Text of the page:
The second day of the Symposium coincided with the International Day of Plant Health – a resolution at the recent UN (United Nations) general assembly. On this day, the inaugural PBBRI Ritman scholarship was awarded to four talented Australian Postgraduate students working in the field of plant biosecurity, one on phytoplasma diagnostics for the vegetable industry. This travel scholarship enabled the students to attend the Symposium to present their research and meet the Australian plant biosecurity community.
Congratulations to Tavish Eenjes (ANU), Bianca Rodrigues-Jardim (LTU), Rebecca Degnan (UQ) and Salome Wilson (ANU) for demonstrating excellence in plant biosecurity research.
Tavish Eenjes’ research includes using linked machine learning classifiers to accurately classify species and strains using real-world and simulated fungal ribosomal DNA datasets, including plant pathogens.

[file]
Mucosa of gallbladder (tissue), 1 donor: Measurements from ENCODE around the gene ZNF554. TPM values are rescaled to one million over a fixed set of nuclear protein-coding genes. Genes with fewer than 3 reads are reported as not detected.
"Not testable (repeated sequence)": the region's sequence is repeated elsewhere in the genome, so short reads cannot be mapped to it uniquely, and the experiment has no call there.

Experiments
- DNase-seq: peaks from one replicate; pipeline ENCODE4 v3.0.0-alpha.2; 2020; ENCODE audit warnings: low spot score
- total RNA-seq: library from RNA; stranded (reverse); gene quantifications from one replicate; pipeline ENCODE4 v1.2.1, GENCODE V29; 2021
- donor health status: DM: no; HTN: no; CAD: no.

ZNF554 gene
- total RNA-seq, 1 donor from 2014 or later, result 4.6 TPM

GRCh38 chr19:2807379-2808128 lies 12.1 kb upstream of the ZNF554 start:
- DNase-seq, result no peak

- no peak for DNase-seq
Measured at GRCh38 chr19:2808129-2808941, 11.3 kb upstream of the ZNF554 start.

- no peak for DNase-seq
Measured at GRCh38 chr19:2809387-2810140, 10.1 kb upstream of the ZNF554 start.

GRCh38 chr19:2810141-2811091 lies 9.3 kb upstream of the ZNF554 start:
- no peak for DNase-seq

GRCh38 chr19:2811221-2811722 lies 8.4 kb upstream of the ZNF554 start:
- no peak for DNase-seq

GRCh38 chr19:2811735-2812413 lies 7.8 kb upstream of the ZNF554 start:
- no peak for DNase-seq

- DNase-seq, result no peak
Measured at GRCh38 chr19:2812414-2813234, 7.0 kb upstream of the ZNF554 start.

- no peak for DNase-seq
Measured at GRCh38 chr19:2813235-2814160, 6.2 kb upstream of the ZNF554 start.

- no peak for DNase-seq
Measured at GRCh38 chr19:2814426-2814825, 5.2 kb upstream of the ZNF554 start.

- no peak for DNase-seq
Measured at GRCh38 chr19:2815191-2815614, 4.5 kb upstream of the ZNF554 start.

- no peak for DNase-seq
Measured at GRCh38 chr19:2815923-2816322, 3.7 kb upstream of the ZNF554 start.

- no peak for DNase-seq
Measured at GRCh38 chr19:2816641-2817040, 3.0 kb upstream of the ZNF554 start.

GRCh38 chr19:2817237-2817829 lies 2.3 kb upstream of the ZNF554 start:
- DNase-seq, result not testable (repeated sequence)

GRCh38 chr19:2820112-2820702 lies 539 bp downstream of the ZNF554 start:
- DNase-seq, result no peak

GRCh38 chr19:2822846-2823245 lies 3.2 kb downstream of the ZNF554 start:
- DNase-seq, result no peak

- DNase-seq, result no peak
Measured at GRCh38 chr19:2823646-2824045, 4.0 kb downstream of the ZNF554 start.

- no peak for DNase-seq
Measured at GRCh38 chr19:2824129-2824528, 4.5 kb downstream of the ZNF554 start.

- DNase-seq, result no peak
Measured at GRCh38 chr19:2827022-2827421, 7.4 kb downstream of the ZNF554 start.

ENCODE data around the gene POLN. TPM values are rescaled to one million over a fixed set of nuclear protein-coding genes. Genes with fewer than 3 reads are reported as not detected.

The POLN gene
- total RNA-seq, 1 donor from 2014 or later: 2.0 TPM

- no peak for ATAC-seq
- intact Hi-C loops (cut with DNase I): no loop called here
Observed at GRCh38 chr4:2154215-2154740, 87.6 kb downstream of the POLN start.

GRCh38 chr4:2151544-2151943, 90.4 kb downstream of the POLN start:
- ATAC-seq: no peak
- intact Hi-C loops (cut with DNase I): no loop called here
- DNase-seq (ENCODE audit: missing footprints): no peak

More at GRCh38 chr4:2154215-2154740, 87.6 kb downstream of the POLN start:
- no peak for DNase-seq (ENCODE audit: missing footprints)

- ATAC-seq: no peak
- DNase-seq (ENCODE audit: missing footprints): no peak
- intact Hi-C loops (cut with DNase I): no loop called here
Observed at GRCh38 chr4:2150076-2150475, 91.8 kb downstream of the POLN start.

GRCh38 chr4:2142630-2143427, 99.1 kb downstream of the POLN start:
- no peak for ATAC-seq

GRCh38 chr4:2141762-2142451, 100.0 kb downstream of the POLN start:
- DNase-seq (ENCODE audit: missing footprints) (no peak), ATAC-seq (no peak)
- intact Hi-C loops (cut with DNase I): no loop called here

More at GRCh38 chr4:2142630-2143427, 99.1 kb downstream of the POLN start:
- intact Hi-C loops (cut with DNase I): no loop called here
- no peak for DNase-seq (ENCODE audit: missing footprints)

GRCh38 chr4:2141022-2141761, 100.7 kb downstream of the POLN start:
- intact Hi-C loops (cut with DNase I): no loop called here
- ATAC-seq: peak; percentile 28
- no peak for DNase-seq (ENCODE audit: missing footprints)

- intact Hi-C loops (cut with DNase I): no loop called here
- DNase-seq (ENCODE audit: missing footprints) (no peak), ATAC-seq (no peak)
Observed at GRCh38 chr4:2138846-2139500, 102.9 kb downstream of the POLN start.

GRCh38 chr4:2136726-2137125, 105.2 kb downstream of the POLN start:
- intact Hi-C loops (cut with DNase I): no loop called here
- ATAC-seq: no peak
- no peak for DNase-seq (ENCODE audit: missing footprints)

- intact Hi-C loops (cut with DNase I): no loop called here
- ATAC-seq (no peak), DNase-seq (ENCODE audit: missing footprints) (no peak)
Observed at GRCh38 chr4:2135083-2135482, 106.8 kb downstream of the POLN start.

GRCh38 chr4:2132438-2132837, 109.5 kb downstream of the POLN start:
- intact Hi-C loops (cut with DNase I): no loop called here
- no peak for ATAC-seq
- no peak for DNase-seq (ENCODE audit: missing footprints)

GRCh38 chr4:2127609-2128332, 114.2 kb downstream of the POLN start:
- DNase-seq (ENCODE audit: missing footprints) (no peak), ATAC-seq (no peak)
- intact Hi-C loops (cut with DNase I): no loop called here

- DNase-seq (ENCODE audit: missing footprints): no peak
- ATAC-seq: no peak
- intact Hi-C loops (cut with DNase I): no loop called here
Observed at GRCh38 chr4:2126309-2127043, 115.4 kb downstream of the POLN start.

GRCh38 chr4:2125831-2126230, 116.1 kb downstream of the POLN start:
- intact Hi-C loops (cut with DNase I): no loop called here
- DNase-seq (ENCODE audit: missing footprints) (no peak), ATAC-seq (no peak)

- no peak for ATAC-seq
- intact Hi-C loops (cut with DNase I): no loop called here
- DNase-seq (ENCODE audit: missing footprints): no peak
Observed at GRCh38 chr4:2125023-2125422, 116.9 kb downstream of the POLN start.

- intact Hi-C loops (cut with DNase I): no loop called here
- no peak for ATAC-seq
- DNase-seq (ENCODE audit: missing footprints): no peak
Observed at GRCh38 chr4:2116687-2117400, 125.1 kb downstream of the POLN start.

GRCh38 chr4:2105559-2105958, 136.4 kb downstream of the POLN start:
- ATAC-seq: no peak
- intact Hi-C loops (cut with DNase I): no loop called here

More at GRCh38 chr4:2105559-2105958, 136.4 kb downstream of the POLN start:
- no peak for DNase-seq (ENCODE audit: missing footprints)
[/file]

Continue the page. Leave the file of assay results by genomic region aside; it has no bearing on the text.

Bianca Rodrigues-Jardim’s PhD project coupled metagenomic sequencing with nation-wide surveillance of phytoplasmas in vegetable crops. Her research will contribute to defining the molecular basis of a species or strain in the phytoplasma 16SrII group and improve the detection and diagnosis of phytoplasma diseases of plants.
Rebecca Degnan is studying the impact and mechanisms of exogenous RNAi on rusts through in vitro and in planta assays using myrtle rust and frangipani rust. She showed that RNAi of essential genes significantly reduced germination and inhibited development of infection structures, specifically appressoria and penetration pegs.
Salome Wilson is developing molecular biology tools to validate pathogen (a)virulence factors in wheat rust fungi. Salome works across host and pathogen species and help to bridge the gap between bioinformatics/computational genetics and molecular biology approaches.